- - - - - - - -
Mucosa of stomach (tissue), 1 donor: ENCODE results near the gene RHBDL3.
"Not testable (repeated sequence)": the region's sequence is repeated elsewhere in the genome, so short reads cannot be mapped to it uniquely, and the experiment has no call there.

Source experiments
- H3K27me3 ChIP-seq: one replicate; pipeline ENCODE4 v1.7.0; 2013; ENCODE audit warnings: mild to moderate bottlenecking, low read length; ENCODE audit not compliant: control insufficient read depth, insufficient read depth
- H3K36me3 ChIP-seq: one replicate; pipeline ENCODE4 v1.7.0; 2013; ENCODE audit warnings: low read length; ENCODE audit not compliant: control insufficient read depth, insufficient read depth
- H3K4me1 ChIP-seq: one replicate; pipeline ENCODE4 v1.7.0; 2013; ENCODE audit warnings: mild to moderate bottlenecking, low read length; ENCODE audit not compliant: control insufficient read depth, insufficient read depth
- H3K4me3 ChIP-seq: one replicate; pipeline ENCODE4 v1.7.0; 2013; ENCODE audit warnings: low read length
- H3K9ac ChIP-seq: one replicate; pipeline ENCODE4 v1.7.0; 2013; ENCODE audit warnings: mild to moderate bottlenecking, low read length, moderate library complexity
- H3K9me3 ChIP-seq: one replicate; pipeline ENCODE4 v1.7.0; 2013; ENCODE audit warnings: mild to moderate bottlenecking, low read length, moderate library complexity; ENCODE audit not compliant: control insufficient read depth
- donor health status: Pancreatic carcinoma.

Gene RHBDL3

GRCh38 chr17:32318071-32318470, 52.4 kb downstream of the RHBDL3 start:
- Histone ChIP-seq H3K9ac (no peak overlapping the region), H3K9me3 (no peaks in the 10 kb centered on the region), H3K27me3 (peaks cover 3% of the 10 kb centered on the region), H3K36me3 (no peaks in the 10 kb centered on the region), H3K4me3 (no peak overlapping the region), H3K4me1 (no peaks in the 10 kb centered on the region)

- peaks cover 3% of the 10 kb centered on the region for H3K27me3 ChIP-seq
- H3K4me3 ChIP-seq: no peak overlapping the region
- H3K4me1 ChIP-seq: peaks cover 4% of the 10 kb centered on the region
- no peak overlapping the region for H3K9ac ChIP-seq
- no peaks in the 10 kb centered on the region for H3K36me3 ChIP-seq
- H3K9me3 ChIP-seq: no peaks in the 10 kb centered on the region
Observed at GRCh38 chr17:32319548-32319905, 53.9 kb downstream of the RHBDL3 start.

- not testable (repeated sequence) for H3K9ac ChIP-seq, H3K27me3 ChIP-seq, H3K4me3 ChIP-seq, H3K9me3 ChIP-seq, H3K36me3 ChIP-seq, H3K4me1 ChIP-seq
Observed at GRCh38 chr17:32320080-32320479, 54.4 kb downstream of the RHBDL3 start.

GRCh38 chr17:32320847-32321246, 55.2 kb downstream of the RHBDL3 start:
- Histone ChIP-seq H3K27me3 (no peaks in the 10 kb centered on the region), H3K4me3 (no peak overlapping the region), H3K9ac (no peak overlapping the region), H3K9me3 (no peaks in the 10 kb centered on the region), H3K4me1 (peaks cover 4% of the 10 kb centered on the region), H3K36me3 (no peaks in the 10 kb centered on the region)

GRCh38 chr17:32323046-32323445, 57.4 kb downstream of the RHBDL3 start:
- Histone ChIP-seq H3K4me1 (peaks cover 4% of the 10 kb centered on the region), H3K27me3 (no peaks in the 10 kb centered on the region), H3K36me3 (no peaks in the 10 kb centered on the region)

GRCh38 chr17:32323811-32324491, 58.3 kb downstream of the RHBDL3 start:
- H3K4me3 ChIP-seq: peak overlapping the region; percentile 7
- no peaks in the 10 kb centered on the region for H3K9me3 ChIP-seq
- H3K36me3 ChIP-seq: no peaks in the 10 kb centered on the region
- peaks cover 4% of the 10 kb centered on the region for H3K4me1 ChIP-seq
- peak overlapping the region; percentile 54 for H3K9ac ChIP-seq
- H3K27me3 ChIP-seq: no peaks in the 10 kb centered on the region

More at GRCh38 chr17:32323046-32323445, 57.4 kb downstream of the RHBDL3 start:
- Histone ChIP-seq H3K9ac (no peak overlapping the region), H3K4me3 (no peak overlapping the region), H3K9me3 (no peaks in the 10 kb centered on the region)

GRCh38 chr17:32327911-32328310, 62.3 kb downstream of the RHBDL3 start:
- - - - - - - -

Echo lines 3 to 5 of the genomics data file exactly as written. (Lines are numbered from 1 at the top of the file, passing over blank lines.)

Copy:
Source experiments
- H3K27me3 ChIP-seq: one replicate; pipeline ENCODE4 v1.7.0; 2013; ENCODE audit warnings: mild to moderate bottlenecking, low read length; ENCODE audit not compliant: control insufficient read depth, insufficient read depth
- H3K36me3 ChIP-seq: one replicate; pipeline ENCODE4 v1.7.0; 2013; ENCODE audit warnings: low read length; ENCODE audit not compliant: control insufficient read depth, insufficient read depth